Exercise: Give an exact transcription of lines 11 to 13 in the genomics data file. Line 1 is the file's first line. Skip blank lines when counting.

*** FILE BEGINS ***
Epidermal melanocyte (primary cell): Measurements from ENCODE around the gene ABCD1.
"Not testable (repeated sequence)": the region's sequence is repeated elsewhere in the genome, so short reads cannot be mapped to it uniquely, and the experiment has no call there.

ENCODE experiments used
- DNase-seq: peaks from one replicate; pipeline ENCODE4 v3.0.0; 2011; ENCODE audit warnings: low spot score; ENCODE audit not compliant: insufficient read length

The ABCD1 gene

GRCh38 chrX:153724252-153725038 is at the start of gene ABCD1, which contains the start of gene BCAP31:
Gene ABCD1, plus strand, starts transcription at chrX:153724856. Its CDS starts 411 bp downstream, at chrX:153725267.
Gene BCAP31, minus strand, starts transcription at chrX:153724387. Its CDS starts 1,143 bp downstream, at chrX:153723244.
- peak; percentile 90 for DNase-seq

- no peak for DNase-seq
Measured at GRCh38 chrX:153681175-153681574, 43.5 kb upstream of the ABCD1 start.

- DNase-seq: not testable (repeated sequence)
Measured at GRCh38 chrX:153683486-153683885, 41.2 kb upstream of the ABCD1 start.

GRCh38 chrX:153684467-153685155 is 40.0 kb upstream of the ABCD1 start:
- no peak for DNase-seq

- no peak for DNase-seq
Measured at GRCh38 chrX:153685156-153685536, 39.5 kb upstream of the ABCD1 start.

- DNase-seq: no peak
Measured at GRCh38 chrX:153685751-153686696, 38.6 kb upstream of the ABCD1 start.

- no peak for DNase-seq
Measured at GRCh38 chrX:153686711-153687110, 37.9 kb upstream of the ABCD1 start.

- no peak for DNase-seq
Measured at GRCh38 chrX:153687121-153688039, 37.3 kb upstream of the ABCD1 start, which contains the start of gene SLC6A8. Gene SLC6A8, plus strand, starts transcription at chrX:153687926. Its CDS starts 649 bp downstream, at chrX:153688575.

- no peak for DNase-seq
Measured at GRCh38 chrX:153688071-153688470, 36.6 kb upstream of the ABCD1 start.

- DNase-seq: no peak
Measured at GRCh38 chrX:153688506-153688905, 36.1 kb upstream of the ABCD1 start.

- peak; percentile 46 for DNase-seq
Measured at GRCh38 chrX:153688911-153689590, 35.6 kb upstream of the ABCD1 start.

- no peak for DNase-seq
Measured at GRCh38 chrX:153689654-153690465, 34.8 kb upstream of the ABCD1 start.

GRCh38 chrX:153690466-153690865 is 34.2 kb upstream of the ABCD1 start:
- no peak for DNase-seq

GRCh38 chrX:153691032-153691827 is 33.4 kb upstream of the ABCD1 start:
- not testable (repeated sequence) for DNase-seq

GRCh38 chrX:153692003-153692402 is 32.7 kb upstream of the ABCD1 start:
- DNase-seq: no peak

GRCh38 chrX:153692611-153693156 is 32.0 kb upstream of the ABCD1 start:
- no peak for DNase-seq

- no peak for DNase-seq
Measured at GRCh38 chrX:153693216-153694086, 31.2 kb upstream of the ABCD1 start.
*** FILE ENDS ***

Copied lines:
Measured at GRCh38 chrX:153681175-153681574, 43.5 kb upstream of the ABCD1 start.

- DNase-seq: not testable (repeated sequence)
Measured at GRCh38 chrX:153683486-153683885, 41.2 kb upstream of the ABCD1 start.